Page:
Preceding this occasion, the United States had exorbitant control over the Iranian government. This western impact prompted hostile to American assumption in Iran.1 Because of undesirable American impact amid the 1950s through the 1970s, the Islamic progressives of 1979 detested western traditions, as well as American outside strategy. In this way, they ended Iran 's quiet relations with the United States of America. Before the Iranian Revolution, the U.S. had increased broad control over Iran by pushing
forces against the Assad Regime, the Iranian government has the opportunity to spread influence within the Central Command (CENTCOM) area of responsibility (AOR), specifically within Syria. Iran’s persistent influence across Iraq, Syria, and Lebanon via proxy forces has multiple diplomatic, economic, military, and ______ implications. These relationships and
only building for energy and others, including the United States (U.S.), believing they are trying to build nuclear weapons. If a deal is not completed and the U.S. has to take military action to stop the Iranian nuclear program, then the U.S. will have to concentrate on the major characteristics that define the Iranian culture, how those cultures interact in the joint, multinational, and interagency (JIIM) community, how the U.S. will concentrate on these cultures in the planning and execution
The country is capable of influencing, to some degree, every part of the world. It is also afforded a myriad of political avenues in which to shape this influence. Those avenues can be broken down into 4 categories; Diplomatic, Informational, Military, and Economic (DIME) means. Effectively using these means, either separately or in combination, is a calculated effort driven by the highest levels of American government in pursuit of goals laid out in the National Security Strategy (NSS). The
result of the efforts of their fairly infant Iranian Revolutionary Guard Corps (IRGC). Plunging in for a closer look, the strength of the IRGC impresses not only politics, but the socioeconomic culture of Iran but not in the most positive fashion. Formally known as Persia, Iran’s military history spans back to the time period before Christ existed. Through thousands of years of regime changes, in more modern times, Iran has adopted a two headed military system. These two factions are the Artesh and
Military Aspects of a Nuclear Armed Iran The military dimensions of dealing with Iran would be forever changed if Iran were to achieve a nuclear weapons capability. The ability to deal with Iran has not significantly changed since the Tanker Wars in the 1980’s. Iran has slowly increased their technology but has failed to produce any legitimate indigenous naval or air assets that would pose a significant threat to United States Naval vessels or the United States’ superior air platforms.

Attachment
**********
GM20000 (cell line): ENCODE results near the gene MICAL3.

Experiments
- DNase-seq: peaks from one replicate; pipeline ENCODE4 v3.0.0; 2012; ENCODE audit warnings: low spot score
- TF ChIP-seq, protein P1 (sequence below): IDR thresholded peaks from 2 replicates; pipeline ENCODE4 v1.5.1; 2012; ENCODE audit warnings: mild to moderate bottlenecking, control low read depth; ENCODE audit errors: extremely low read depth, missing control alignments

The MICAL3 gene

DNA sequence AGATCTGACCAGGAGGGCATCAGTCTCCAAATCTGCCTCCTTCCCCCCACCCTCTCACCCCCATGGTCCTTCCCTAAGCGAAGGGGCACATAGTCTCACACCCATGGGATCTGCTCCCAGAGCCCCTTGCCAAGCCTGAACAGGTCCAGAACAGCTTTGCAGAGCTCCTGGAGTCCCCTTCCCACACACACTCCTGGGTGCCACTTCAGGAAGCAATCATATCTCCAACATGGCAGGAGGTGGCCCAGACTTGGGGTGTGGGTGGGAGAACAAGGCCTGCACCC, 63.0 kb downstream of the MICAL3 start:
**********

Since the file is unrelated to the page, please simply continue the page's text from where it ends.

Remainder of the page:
hostile toward the west and in particular the United States. The former Supreme Leader Khomenei once said, “we must strive to export our Revolution throughout the world, and must abandon all idea of not doing so,” # despite their best efforts the Iranians have failed to achieve the Revolution’s goal. Furthermore the vast majority of Muslims and non-Muslims have no desire to live under this form of tyranny that subjugates is people to the will of the ruling elite, denies basic human rights, suppresses
Initial Operational Approach The Iranian threat to the Strait of Hormuz (SOH) The current environment The Arabian Gulf region is currently in a fragile status. Iran is emerging as a regional hegemony trying to expand its sphere of influence over the GCC states and even beyond to the entire Middle East, increasing the tension with its neighbors. Its growing military capabilities along with its nuclear program and ballistic missile technology have risen the instability in the region. On the other side
heavily involved in Middle-Eastern affairs during the latter half of the twentieth century. Following the election of President Eisenhower in 1952, the U.S.’s growing fear of Iranian nationalism and the potential spread of communism throughout the Persian Gulf ultimately coaxed U.S. forces into helping the British’ MI6 oust the Iranian Prime Minister, Mohammad Mossadegh, from power. The CIA successfully overthrew Mossadegh and created a power vacuum in the Middle East, in 1953, through Operation Ajax.
negotiations concerning Iran’s nuclear program led by the United States. Without going into specifics, there have many times where the Iranians could have walked away from the table if they chose in the beginning to even begin these talks. On the whole, Iranians want to do business with the U.S., they want American expertise and technology; not European and not Chinese. SNSC Iranian foreign policy is drafted by The Supreme National Security Council (SNSC) created in 1989 as the result of a constitutional revision